Mawuli had completed his attachment with a local travel and tour agency (TTL) but was still reporting to work as though he was a permanent employee for about two months when he was called by a multinational travel and tour agency (FEL). He had requested for an attachment with this company a year ago and had actually attended three ‘unsuccessful’ interviews.
FEL offered Mawuli a job as a travel coordinator, evidenced by a letter of appointment and a job description. After a week at his new job, Mawuli compares his experiences at TTL and FEL, the two different travel and tour organizations.
FEL offered me a job after my recent interview which happens to be the third interview I have had with them. When I reported to work on my first day, I was taken through a general orientation for about two hours after which my Supervisor started training me on their software which was different from what I was familiar with. I thought I had gained enough experience from my previous job to effectively work at FEL, but I was wrong. The terrain was totally different!
What really challenged me was the passion in which FEL employees worked in what seemed like a tensed environment; where we had to meet deadlines as well as satisfy clients to the maximum.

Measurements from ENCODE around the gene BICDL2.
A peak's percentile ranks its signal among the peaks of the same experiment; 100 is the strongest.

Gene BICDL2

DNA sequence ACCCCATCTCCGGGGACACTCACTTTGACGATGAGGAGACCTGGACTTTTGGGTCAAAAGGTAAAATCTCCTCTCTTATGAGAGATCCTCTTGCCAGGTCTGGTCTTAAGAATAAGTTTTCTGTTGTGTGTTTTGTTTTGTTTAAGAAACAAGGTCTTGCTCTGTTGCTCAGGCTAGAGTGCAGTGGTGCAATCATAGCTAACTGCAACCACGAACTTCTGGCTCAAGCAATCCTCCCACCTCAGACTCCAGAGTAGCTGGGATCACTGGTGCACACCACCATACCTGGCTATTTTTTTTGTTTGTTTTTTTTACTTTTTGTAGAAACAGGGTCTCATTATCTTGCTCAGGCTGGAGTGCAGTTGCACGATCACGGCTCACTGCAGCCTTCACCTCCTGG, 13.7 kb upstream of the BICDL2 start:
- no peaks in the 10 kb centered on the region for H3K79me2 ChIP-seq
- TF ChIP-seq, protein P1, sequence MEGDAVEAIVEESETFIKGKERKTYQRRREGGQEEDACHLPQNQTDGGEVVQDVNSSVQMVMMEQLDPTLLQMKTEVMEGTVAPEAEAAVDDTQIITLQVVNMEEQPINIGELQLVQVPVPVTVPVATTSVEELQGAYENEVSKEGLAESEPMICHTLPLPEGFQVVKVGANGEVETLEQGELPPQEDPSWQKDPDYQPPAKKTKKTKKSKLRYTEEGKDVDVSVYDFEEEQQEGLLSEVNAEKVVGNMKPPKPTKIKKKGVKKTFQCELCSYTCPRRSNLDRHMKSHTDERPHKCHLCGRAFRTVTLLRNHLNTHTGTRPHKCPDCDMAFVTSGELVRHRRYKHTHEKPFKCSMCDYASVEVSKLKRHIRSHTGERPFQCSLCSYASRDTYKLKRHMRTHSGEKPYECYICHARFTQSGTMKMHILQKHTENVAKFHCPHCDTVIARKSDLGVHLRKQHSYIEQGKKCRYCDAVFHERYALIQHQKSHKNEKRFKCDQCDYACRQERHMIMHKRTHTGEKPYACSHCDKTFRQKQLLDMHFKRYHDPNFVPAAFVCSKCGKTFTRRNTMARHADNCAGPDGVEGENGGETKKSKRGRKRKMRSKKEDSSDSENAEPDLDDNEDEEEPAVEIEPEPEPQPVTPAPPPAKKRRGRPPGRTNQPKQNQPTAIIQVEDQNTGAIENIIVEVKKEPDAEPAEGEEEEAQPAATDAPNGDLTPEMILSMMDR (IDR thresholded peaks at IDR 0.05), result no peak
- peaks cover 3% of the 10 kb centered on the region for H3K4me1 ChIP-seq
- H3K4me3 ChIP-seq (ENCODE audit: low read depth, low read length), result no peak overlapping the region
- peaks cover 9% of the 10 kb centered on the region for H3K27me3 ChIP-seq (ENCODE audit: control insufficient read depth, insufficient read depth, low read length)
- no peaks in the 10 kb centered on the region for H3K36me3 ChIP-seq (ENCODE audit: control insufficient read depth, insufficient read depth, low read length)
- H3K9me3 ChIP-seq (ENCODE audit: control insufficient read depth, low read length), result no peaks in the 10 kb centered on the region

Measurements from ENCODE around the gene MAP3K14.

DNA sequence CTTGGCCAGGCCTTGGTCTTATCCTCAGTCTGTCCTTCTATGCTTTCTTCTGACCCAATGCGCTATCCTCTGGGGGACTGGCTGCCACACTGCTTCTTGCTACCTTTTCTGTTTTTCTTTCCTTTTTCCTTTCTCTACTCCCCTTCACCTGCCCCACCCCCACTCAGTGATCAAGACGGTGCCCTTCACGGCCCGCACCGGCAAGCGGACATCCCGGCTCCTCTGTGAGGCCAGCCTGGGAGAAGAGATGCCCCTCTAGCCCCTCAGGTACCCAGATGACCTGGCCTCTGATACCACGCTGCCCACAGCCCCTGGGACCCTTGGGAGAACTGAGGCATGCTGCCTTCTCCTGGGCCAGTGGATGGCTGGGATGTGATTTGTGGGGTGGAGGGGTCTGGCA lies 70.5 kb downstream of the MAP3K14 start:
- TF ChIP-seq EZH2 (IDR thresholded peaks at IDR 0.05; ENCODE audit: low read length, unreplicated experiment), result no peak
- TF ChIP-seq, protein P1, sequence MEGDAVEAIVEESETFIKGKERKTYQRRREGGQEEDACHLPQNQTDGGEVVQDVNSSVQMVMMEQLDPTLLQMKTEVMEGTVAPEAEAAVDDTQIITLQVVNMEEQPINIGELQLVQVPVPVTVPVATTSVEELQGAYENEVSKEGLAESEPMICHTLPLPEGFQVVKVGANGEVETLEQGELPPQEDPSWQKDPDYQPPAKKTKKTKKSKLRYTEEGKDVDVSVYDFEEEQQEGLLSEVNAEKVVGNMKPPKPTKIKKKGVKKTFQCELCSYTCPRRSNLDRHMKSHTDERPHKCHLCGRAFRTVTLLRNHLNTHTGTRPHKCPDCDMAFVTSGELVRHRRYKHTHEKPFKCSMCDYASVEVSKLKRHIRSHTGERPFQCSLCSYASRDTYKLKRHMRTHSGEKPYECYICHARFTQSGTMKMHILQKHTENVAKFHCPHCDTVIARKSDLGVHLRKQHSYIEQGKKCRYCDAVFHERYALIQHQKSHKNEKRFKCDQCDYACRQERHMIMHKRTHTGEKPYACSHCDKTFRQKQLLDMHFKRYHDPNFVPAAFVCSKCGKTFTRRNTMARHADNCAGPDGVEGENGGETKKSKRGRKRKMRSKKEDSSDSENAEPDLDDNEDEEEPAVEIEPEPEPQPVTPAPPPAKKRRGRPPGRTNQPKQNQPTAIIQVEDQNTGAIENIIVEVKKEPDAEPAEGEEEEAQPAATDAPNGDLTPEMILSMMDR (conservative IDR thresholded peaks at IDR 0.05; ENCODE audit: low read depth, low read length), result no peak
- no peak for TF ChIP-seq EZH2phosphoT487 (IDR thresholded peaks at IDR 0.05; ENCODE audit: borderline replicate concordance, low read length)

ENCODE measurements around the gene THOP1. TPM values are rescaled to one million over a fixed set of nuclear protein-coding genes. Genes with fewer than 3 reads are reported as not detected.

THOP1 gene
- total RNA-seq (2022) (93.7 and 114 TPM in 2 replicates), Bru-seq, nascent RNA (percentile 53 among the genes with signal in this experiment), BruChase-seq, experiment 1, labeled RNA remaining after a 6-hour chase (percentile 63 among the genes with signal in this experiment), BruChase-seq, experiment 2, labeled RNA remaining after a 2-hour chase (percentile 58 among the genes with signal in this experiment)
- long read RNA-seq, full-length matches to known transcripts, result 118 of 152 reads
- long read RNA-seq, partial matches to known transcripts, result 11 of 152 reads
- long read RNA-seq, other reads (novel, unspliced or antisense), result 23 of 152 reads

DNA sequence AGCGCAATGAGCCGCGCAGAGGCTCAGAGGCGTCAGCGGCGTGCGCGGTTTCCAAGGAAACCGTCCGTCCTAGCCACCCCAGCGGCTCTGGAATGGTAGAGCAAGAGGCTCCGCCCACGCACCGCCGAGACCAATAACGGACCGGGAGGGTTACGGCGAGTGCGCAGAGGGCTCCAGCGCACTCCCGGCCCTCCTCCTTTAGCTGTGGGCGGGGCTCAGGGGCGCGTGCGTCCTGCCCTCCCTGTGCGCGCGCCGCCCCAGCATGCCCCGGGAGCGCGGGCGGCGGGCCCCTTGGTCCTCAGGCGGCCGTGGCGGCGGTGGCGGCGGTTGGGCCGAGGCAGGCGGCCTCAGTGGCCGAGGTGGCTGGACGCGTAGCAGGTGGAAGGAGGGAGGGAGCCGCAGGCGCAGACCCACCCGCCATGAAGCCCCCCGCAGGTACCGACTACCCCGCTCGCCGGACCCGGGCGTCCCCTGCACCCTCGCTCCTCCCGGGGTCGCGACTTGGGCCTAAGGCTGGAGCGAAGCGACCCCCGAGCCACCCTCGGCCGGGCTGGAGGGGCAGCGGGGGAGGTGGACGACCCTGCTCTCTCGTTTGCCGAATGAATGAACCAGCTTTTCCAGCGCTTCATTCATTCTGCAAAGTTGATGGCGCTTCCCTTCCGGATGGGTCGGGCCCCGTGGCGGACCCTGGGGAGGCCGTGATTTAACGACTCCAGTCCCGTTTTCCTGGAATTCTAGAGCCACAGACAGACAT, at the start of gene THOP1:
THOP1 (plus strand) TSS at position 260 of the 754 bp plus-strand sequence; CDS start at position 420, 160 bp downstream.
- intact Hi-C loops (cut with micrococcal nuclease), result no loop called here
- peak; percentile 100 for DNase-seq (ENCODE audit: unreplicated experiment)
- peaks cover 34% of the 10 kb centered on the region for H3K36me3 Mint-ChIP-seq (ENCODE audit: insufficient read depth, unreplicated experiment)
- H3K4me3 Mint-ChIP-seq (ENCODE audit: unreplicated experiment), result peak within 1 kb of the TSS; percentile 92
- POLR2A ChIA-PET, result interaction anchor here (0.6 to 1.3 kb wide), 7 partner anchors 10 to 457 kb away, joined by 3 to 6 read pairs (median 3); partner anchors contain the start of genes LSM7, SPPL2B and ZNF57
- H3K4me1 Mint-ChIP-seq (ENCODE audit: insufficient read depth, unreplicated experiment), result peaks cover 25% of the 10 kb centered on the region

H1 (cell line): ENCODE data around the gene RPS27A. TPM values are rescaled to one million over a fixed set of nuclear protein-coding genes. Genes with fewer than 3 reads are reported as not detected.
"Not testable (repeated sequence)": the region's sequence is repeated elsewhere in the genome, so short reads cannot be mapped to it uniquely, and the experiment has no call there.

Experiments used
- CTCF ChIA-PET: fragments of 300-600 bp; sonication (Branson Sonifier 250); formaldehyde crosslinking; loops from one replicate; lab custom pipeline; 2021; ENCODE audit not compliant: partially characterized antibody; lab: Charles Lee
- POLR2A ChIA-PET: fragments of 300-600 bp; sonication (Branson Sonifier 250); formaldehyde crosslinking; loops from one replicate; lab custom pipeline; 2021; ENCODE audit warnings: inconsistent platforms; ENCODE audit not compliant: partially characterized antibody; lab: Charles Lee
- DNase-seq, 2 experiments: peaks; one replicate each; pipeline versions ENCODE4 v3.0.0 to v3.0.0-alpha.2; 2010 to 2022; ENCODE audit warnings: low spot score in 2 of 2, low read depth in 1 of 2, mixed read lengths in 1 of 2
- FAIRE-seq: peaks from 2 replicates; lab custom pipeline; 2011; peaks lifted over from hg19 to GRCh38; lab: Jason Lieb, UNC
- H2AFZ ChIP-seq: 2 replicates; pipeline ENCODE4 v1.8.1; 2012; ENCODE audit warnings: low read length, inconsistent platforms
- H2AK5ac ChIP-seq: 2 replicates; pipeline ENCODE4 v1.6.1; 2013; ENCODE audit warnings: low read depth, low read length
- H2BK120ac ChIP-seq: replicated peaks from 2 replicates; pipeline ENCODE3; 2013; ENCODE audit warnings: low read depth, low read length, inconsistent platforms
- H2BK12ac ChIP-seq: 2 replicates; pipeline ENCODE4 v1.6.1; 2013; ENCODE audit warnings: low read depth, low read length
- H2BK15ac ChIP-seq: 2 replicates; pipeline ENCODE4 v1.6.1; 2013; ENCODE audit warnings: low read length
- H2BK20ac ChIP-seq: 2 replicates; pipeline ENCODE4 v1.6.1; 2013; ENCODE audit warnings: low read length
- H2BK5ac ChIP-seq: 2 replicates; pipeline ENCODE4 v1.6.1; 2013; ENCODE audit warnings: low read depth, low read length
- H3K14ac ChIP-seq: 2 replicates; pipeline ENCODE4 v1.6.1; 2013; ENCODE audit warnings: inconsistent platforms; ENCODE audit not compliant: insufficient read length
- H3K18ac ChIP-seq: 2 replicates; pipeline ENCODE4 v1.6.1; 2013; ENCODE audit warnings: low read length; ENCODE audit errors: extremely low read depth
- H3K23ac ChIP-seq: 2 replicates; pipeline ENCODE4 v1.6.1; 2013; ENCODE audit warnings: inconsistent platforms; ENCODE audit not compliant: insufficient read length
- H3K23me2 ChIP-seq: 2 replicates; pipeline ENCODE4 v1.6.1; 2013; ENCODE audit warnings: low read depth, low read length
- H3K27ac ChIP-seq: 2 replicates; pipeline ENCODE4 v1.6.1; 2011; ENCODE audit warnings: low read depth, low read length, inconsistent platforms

At TTL, on the other hand, we took our time to respond to clients despite their pressing demands. TTL was not always busy; we found ourselves sitting idle and chatting away. We had no supervision. Work done was passed on to clients without being cross-checked by a Supervisor. Sometimes our clients’ expectations were not met because information could not reach them on time. This was due to the fact that we frequently had power outages and our internet was often down. We found ourselves giving our clients excuses every day.
At FEL, there is always something to do. There is no time for idle talk. Work done is always cross checked. Everyone is always working on something or other.
For the first time, I got to know my position/title and my responsibilities in a work environment. I was known as the ‘Travel Coordinator’ but at TTL, I was Mawuli, the agent.
FEL is different; all electronic equipment and gadgets were at our disposal. Technicians serviced them weekly.